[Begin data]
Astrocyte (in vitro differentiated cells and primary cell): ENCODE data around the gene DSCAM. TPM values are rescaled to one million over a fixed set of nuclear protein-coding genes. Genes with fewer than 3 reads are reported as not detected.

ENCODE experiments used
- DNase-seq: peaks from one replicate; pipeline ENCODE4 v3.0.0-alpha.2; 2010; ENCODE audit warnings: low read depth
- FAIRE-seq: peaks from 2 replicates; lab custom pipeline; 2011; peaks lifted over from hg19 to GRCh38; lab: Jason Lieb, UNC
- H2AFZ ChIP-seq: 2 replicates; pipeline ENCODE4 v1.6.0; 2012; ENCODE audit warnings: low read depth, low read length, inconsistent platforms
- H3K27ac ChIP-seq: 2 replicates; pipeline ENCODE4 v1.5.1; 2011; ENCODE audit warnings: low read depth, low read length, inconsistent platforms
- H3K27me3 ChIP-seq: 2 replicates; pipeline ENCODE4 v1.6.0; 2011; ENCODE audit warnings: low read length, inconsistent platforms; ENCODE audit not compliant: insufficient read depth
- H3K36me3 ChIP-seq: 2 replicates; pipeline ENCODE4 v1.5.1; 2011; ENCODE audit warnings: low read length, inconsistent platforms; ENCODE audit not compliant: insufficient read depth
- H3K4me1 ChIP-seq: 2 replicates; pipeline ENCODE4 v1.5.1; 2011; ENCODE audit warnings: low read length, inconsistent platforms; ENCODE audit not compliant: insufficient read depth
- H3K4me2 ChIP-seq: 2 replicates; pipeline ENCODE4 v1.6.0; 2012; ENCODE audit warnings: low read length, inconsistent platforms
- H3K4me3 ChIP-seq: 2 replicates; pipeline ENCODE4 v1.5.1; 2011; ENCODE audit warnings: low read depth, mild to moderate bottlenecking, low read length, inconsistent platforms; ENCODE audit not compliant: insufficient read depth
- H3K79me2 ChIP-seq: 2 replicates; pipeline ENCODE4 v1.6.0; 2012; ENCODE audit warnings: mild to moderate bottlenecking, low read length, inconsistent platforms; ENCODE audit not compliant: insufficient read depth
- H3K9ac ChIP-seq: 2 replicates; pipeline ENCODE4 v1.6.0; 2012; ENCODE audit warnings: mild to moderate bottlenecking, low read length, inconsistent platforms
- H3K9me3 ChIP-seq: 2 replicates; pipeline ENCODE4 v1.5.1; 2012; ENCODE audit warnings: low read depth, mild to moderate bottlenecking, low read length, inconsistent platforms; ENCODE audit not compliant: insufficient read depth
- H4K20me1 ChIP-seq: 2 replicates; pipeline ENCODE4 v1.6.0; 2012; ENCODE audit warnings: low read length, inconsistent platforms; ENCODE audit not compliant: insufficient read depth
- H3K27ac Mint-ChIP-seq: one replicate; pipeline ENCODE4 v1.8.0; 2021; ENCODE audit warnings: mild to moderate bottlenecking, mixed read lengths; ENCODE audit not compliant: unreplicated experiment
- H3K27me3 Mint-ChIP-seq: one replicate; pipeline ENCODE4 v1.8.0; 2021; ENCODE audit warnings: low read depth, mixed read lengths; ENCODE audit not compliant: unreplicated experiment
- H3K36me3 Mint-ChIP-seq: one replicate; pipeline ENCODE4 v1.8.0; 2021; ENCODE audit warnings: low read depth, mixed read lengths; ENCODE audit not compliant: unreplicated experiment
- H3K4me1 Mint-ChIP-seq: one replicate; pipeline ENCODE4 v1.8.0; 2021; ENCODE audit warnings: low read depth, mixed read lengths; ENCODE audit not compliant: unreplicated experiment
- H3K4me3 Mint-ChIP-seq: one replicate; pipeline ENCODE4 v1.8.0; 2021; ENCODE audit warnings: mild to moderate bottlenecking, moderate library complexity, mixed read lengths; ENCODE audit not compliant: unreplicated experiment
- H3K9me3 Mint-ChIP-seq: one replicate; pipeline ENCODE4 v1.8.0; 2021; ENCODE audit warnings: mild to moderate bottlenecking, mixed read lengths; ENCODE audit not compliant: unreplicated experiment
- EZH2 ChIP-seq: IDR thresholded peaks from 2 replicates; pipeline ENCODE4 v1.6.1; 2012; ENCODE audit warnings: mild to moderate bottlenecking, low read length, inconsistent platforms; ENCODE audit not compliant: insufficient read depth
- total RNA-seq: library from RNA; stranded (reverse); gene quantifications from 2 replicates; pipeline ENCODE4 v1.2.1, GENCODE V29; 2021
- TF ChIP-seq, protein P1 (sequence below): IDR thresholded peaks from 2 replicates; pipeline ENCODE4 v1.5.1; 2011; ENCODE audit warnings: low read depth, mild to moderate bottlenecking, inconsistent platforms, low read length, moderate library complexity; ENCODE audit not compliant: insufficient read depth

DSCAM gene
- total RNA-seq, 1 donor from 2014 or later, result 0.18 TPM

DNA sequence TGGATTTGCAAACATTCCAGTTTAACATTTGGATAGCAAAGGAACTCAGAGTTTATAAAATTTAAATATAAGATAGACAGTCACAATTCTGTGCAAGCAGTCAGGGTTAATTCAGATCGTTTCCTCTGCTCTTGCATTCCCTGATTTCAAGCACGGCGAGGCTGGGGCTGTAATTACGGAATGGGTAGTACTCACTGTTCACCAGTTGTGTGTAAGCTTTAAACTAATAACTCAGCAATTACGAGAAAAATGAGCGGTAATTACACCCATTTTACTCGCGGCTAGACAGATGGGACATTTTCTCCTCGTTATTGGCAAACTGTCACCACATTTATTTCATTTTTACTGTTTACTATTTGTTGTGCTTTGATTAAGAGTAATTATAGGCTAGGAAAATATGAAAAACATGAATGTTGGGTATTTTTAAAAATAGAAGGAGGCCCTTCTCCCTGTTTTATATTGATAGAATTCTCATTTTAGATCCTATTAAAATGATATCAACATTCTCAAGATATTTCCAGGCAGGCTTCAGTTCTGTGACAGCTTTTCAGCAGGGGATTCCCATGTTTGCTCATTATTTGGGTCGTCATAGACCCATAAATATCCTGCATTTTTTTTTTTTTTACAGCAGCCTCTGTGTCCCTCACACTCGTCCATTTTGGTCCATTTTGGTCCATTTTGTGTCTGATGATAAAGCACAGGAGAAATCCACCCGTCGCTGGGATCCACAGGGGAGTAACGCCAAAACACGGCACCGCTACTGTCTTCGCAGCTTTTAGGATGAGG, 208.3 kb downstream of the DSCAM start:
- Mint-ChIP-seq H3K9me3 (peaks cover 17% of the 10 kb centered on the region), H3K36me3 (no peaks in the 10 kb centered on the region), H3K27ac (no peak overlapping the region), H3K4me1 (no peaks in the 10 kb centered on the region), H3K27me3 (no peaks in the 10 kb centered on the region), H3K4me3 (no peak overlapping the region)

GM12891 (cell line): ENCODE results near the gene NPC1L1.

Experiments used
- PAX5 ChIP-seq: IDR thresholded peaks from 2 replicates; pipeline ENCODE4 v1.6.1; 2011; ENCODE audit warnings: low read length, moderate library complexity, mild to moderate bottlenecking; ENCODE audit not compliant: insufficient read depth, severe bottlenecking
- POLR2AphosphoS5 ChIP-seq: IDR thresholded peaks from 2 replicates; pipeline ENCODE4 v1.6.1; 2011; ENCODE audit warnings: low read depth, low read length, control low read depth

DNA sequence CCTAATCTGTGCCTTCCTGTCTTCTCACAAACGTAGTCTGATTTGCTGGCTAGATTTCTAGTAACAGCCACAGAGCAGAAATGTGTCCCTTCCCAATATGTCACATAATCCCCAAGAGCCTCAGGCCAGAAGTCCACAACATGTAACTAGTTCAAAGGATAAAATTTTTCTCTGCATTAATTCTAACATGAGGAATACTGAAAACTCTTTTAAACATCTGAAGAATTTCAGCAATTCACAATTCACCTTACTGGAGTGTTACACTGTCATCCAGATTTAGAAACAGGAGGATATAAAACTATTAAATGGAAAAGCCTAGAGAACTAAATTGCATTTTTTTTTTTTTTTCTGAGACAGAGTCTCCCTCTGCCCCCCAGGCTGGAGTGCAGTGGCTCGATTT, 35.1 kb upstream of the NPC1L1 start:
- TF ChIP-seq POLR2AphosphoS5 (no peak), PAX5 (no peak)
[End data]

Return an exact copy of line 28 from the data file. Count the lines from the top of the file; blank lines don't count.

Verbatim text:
- Mint-ChIP-seq H3K9me3 (peaks cover 17% of the 10 kb centered on the region), H3K36me3 (no peaks in the 10 kb centered on the region), H3K27ac (no peak overlapping the region), H3K4me1 (no peaks in the 10 kb centered on the region), H3K27me3 (no peaks in the 10 kb centered on the region), H3K4me3 (no peak overlapping the region)